Today, Mozilla was pleased to partner with the John D. and Catherine T. MacArthur Foundation, John Legend and other leading companies for the launch of LRNG, a collective shift in our approach to learning.
A sharp divide exists between young people who have access to 21st century opportunities and those who do not. There’s a growing and urgent need to make learning more accessible, engaging and relevant. To create 21st century pathways to success, we have to connect with underserved youth in new and innovative ways.
Of course this isn’t a challenge any one organization can tackle on their own. To close the opportunity gap, it will take schools, cities, employers, civic and cultural community resources and all of us– to provide young people with experiences that connect their interests with real-world opportunities.
For Mozilla, participating in LRNG is an opportunity to connect with, share and learn from innovative educators who are inspired by and practice open learning to have greater impact and truly improve the systems and frameworks within which learners can leverage the Web and technology in their daily lives.
We are happy to feature several learning experiences on LRNG that combine activities and badges to engage learners with new skills and concepts that will help them become better citizens of the Web. Three of these experiences focus on online privacy, and help learners understand – through hands-on applications and thoughtful reflection–why privacy matters and what steps they can take to protect their own privacy in their digital lives.
- IP Tracer – Learners explore internet protocol (IP) addresses and create a map to illustrate their associations with individuals, devices, or websites.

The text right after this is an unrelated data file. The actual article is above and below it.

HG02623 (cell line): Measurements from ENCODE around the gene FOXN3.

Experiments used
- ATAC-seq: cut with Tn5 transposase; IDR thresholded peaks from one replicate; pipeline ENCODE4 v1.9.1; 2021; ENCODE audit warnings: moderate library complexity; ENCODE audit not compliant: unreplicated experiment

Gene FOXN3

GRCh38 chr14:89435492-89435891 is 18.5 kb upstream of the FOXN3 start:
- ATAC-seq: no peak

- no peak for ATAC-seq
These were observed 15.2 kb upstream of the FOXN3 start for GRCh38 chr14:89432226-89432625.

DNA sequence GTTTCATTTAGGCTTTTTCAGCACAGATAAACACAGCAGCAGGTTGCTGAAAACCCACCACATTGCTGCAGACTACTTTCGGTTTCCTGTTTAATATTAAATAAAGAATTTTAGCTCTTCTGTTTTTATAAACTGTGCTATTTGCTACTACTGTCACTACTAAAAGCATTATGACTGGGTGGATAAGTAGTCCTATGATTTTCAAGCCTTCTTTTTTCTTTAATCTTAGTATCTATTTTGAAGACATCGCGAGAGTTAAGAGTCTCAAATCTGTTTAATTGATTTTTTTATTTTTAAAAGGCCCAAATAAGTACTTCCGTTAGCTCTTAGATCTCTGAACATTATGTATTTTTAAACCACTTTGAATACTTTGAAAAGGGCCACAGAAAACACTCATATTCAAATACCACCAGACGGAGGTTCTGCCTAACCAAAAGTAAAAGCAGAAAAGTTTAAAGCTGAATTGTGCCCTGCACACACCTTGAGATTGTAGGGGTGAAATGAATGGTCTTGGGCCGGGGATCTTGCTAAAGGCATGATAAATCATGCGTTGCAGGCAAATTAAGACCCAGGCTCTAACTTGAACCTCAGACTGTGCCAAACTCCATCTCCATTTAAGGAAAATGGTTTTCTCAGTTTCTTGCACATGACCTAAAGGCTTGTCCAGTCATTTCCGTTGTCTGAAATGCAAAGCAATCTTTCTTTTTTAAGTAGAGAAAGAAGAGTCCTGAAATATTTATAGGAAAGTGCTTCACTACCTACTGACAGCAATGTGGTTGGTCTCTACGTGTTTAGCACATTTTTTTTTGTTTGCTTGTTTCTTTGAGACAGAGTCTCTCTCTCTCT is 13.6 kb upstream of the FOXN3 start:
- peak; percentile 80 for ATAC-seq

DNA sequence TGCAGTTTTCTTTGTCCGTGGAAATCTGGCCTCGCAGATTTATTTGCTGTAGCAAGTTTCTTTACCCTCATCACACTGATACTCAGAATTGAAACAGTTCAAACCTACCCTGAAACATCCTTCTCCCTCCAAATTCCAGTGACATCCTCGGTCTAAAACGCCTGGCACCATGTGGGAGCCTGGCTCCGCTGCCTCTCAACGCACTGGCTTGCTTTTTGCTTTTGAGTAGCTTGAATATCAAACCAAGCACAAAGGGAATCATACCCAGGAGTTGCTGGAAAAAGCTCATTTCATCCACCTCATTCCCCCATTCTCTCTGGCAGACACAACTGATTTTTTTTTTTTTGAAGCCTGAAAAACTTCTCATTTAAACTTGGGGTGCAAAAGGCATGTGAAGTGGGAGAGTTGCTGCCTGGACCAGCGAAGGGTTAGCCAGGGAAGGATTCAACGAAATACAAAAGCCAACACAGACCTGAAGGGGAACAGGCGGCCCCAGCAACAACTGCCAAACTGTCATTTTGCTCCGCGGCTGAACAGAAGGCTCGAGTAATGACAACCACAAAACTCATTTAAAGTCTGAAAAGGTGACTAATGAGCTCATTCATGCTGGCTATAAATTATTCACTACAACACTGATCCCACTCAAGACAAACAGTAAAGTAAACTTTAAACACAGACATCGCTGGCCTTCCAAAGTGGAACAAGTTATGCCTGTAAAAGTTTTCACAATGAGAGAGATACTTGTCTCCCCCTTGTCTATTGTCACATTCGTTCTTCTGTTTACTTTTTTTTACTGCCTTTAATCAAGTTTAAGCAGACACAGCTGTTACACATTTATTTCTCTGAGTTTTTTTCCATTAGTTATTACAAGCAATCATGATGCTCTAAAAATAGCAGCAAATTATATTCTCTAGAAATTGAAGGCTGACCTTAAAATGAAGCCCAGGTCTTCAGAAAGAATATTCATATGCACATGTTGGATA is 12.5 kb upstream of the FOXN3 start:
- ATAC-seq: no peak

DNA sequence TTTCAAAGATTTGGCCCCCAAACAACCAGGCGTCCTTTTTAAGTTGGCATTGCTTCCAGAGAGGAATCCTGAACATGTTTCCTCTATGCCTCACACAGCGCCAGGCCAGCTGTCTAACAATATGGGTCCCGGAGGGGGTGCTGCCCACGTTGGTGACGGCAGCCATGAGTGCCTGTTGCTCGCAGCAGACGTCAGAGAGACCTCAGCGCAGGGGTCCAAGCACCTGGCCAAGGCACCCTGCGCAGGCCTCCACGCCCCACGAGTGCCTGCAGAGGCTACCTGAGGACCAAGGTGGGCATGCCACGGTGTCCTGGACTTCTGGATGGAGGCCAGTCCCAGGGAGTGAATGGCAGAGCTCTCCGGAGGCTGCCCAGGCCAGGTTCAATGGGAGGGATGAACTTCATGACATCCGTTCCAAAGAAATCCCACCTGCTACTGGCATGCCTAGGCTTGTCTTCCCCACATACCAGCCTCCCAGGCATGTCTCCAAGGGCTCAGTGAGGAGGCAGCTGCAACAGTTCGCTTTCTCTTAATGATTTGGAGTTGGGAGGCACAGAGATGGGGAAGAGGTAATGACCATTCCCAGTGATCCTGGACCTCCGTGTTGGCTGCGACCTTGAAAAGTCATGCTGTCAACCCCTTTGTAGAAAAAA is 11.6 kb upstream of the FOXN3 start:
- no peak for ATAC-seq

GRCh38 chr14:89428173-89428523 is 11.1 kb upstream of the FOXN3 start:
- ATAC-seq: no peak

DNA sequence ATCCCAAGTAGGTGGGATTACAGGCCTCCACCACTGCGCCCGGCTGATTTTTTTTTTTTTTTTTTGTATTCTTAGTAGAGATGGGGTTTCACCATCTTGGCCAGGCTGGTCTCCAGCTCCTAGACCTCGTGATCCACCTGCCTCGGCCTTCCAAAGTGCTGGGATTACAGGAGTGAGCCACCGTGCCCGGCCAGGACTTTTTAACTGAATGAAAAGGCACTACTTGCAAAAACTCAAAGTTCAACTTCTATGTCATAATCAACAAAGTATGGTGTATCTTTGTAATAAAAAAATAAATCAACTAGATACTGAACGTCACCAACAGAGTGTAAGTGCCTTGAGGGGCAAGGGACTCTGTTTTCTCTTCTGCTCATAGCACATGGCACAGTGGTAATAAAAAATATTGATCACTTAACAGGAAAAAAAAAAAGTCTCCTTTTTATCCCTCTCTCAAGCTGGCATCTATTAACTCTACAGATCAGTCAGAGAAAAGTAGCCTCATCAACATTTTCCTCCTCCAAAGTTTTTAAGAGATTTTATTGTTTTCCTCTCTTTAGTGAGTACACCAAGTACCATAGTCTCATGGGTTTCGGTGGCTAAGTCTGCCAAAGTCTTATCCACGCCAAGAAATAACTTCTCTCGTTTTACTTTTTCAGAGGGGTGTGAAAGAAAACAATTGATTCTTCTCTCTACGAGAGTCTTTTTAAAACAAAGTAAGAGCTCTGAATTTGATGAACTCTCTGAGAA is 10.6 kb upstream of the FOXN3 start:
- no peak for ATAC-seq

- Privacy Coach – Learners “teach it forward” and become privacy mentors to their peers by sharing their expertise through discussion or creating their own “recipe” documentation on privacy.
- Data Trail Timeline – Learners create a timeline, video or slideshow remix to demonstrate how information gets collected by companies and other organizations throughout the course of a typical day.
Note these 3 activities were remixed from Hive Toronto, and the original project was funded by the Office of the Privacy Commissioner of Canada (OPC).
LRNG is powered by Collective Shift, a new nonprofit organization dedicated to redesigning social systems for the connected age. Their focus is on creating pathways to training, internships and jobs for disconnected young people. And they’re bringing together partners, including Mozilla, to acknowledge that learning happens anywhere and everywhere, and to pave new ways to higher education and employment opportunities
Every young person deserves access to learning that engages, inspires and equips them to reach their full potential, and we all must take responsibility for opening these new paths to success.
To learn more abot the LRNG movement, visit www.LRNG.org.